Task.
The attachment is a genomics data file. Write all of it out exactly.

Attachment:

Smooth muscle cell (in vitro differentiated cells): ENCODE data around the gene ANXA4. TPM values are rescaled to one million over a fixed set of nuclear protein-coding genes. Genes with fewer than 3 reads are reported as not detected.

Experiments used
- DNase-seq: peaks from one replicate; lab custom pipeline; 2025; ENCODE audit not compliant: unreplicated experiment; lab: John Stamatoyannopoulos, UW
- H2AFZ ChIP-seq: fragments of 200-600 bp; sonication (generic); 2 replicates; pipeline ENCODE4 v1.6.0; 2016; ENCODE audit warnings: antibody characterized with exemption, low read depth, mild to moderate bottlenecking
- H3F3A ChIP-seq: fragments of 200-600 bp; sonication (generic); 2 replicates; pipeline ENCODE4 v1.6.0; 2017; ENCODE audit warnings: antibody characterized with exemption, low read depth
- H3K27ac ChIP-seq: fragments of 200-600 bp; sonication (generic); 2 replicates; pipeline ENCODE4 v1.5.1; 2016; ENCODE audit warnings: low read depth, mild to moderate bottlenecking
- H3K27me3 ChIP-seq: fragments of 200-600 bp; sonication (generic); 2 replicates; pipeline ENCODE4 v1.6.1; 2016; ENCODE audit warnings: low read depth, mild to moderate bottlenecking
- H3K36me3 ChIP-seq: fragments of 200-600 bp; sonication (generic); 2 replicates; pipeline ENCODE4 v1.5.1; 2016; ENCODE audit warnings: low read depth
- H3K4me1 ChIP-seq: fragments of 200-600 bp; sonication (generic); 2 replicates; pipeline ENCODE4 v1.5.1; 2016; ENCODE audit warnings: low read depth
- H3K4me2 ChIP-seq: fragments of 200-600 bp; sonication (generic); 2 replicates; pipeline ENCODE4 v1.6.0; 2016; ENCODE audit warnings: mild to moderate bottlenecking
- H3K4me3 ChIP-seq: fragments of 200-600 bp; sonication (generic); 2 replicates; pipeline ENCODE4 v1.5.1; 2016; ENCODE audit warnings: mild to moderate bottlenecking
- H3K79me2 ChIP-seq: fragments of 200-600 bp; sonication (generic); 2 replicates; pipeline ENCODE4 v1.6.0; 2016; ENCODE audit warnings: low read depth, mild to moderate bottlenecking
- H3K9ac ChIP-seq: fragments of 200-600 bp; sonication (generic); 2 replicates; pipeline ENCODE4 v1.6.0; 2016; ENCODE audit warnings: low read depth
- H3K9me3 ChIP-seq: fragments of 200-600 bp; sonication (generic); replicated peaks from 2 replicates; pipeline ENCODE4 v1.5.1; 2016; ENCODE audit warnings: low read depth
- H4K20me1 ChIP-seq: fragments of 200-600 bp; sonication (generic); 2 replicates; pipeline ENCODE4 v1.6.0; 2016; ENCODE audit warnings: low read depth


Smooth muscle cell (in vitro differentiated cells): ENCODE data around the gene ANXA4. TPM values are rescaled to one million over a fixed set of nuclear protein-coding genes. Genes with fewer than 3 reads are reported as not detected.

Experiments used
- DNase-seq: peaks from one replicate; lab custom pipeline; 2025; ENCODE audit not compliant: unreplicated experiment; lab: John Stamatoyannopoulos, UW
- H2AFZ ChIP-seq: fragments of 200-600 bp; sonication (generic); 2 replicates; pipeline ENCODE4 v1.6.0; 2016; ENCODE audit warnings: antibody characterized with exemption, low read depth, mild to moderate bottlenecking
- H3F3A ChIP-seq: fragments of 200-600 bp; sonication (generic); 2 replicates; pipeline ENCODE4 v1.6.0; 2017; ENCODE audit warnings: antibody characterized with exemption, low read depth
- H3K27ac ChIP-seq: fragments of 200-600 bp; sonication (generic); 2 replicates; pipeline ENCODE4 v1.5.1; 2016; ENCODE audit warnings: low read depth, mild to moderate bottlenecking
- H3K27me3 ChIP-seq: fragments of 200-600 bp; sonication (generic); 2 replicates; pipeline ENCODE4 v1.6.1; 2016; ENCODE audit warnings: low read depth, mild to moderate bottlenecking
- H3K36me3 ChIP-seq: fragments of 200-600 bp; sonication (generic); 2 replicates; pipeline ENCODE4 v1.5.1; 2016; ENCODE audit warnings: low read depth
- H3K4me1 ChIP-seq: fragments of 200-600 bp; sonication (generic); 2 replicates; pipeline ENCODE4 v1.5.1; 2016; ENCODE audit warnings: low read depth
- H3K4me2 ChIP-seq: fragments of 200-600 bp; sonication (generic); 2 replicates; pipeline ENCODE4 v1.6.0; 2016; ENCODE audit warnings: mild to moderate bottlenecking
- H3K4me3 ChIP-seq: fragments of 200-600 bp; sonication (generic); 2 replicates; pipeline ENCODE4 v1.5.1; 2016; ENCODE audit warnings: mild to moderate bottlenecking
- H3K79me2 ChIP-seq: fragments of 200-600 bp; sonication (generic); 2 replicates; pipeline ENCODE4 v1.6.0; 2016; ENCODE audit warnings: low read depth, mild to moderate bottlenecking
- H3K9ac ChIP-seq: fragments of 200-600 bp; sonication (generic); 2 replicates; pipeline ENCODE4 v1.6.0; 2016; ENCODE audit warnings: low read depth
- H3K9me3 ChIP-seq: fragments of 200-600 bp; sonication (generic); replicated peaks from 2 replicates; pipeline ENCODE4 v1.5.1; 2016; ENCODE audit warnings: low read depth
- H4K20me1 ChIP-seq: fragments of 200-600 bp; sonication (generic); 2 replicates; pipeline ENCODE4 v1.6.0; 2016; ENCODE audit warnings: low read depth